Love in the Age of Grimdark (Guest Post by Cameron Johnston)
It’s no secret that I am a huge fan of gritty, dark fantasy novels with morally grey and flawed characters, which is probably why I ended up writing one myself. The self-proclaimed Good Guys are not all good and supposed Bad Guys are not all bad; instead, characters tend to be more nuanced, like real people, and usually ones that have landed in some sort of hellish situation.
I find it compelling to follow characters who make mistakes, get hurt, suffer, and still try to muddle through everything that life can throw at them. I like the gritty authenticity and a reader’s fear of an indifferent world that doesn’t care if characters live or die (*cough* Red Wedding *cough*) and the danger that brings to anybody living in it. Wounds can kill if not treated, accidents happen, as can gut-wrenching betrayal. And yet, I tend to find grimdark stories that revel in how completely grim and dark they are monotonous and dreary. That is not what I want from grimdark fiction. Please give me at least a little light in all that relentless crushing darkness, ‘K, thanks.
I grew up reading about the adventures of goody-goody hero farmboys with magic swords on quests to defeat evil dark lords who were so evil and dark and lordly they might as well have had the floors of their overly-phallic brooding black towers carpeted in dead puppies and kittens. All the swear words were ‘By the beard of Odin!’ or similar (while the hero was happily slaughtering innocent guards just doing their job) and the bad guys never had any recruitment problems despite offing their most loyal and efficient minions at any given opportunity. After a while that grew very samey. I was looking for something a little darker, so in the 90s I stopped reading fantasy for a few years and instead mostly read mostly space opera. When I came back to fantasy I discovered David Gemmell’s often proto-grimdark novels, which I feel captures a huge part of what I really want in darker fantasy: namely, those moments where horrible characters who do dreadful things find a spark of love and hope still within them, or refuse to cross a certain line, and sometimes, even for a single fatal moment, they become a hero. Those moments were golden. On the flip side, Gemmell also wrote incredibly flawed ‘hero’ characters like Druss the Legend and Waylander that dragged me into the story and never let go.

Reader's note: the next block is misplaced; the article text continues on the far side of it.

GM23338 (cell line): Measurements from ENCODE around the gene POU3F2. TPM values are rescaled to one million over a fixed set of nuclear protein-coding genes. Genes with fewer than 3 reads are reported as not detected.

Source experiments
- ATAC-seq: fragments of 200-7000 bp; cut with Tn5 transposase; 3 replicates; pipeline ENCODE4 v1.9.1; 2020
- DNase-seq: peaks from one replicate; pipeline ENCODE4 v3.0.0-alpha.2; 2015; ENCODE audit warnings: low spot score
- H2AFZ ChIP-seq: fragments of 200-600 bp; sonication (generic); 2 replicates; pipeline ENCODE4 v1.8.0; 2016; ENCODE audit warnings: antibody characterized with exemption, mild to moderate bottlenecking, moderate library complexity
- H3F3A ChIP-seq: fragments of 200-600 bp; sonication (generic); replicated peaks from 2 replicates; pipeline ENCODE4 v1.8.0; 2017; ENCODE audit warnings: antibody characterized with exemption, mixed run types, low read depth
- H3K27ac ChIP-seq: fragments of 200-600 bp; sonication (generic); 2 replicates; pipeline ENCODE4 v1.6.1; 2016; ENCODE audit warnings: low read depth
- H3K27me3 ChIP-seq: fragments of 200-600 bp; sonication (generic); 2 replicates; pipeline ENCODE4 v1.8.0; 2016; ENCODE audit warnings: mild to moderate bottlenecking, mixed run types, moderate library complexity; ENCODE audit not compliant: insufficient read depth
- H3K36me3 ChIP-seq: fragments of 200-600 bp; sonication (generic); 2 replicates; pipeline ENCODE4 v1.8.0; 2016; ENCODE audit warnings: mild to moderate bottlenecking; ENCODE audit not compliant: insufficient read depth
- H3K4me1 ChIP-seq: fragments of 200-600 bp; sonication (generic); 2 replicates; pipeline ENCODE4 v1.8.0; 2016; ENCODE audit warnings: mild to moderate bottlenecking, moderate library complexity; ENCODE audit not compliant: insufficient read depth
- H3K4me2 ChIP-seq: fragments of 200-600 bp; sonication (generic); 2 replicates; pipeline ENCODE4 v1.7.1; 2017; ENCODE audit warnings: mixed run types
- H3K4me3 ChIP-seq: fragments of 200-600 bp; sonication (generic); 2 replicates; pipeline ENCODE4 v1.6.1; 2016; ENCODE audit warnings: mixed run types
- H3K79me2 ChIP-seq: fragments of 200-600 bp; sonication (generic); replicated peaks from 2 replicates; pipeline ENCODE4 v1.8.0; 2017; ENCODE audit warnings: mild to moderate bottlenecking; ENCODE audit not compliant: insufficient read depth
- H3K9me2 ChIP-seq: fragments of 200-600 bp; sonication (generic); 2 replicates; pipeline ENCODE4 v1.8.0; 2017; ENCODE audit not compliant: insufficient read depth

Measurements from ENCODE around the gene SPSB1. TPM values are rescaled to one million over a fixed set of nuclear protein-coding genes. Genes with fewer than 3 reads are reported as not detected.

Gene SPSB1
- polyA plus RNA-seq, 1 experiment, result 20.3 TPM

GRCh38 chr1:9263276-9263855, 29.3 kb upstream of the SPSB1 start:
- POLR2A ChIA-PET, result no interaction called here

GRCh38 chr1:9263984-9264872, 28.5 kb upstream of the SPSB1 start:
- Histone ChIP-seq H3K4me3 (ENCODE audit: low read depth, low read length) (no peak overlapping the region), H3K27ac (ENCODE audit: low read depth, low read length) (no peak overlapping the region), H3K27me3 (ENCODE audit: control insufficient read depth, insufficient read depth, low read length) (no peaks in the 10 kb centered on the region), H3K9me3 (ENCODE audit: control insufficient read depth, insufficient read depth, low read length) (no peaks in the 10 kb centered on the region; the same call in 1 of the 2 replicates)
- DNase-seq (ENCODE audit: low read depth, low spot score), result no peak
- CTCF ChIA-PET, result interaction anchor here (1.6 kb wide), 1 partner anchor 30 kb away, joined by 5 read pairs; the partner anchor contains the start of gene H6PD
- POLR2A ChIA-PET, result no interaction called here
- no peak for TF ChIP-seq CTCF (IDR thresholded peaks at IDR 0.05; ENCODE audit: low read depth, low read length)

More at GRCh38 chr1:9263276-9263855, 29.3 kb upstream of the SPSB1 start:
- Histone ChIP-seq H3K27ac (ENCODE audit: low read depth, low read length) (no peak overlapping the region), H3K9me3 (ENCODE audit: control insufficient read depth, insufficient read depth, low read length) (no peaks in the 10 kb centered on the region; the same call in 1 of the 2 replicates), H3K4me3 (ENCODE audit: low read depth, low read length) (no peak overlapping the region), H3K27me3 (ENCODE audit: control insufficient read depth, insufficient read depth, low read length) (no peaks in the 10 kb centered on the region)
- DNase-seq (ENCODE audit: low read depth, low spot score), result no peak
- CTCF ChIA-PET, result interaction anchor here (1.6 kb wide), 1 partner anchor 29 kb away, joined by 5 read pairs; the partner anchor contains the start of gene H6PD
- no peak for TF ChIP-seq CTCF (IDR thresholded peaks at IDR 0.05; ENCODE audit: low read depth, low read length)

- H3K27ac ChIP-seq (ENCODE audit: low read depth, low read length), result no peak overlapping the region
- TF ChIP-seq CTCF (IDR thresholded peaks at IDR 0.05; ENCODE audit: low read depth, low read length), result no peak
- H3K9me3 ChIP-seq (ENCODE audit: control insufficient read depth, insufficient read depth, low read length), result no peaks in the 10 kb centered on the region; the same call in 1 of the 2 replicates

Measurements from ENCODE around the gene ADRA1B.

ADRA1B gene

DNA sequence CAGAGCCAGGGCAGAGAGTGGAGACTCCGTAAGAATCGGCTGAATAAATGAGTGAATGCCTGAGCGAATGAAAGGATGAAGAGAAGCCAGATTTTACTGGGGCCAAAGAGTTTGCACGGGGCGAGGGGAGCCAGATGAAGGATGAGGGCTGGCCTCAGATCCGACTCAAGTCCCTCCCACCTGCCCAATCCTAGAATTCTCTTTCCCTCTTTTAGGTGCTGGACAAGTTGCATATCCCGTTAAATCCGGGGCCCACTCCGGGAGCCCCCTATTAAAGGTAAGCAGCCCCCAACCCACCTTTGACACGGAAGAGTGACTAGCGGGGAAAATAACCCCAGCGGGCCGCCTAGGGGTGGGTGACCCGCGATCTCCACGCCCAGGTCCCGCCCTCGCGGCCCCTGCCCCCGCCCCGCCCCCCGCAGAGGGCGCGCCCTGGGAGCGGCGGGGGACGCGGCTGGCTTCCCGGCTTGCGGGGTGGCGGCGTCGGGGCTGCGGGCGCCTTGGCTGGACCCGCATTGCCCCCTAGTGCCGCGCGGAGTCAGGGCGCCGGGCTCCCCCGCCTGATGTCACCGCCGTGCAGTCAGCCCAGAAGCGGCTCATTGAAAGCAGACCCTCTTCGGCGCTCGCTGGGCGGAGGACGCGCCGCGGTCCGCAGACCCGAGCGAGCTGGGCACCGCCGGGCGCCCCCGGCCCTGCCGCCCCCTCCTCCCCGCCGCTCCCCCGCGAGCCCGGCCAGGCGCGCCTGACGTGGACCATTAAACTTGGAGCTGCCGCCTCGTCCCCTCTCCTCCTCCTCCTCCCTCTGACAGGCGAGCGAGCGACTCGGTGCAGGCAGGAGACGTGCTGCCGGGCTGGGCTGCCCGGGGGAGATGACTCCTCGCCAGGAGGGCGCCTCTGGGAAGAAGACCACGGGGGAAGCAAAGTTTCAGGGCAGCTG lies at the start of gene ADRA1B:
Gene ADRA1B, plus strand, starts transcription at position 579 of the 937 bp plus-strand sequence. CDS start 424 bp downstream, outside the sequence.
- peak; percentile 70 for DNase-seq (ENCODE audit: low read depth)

The heart of the issue I have with some grimdark fiction is of characters losing all love, humour and hope. The world they are in might be a horrible place but if a main character has none of those, cares about nothing more than themselves, and I expect people to betray each other at every opportunity, then as a reader I don’t think I want to read on. It would be like reading Lord of The Rings but everything is set in the grey and drab land of Mordor, the Fellowship are all irredeemably evil humourless orcs, and Gandalf is merely a crack pipe-addicted beardy con man that wants the One Ring for himself – and everything is all so very knowingly ‘gritty’ and earnest. Without seeing the Shire as a contrast to Mordor and experiencing the Fellowship’s trust and sacrifice for each other, and without Frodo’s inner struggle to resist the darkness growing in his heart, you have a shallower and less emotionally-affecting story.
I find the most compelling characters tend to be capable of both love and hate, like Glokta the disabled torturer in Joe Abercrombie’s First Law series – a nasty man doing brutal deeds but possessing such wit and quips and shreds of decency that we forgive him almost anything. Written only slightly differently, Scott Lynch’s The Lies of Locke Lamora could have been deeply grimdark if the Gentlemen Bastards didn’t love each other and possess a rare sense of fun and humour. Glen Cook’s Black Company novels are dark indeed and not shy of showing war’s atrocities, but between battles the characters kick back and make fun of each other with childish pranks that lighten things up, and for me feels all the more genuine for it. In their own unique ways these characters bring the reader both darkness and light and the story is improved because of it.
That spark of light and love might help illuminate the terribly grim darkness, but it also casts powerful shadows, and I find it all the more impactful when a character I have grown to like does something awful. Sometimes good characters have to make terrible choices, and then they pay for it. That, to me, is one of the things that grimdark fiction does best.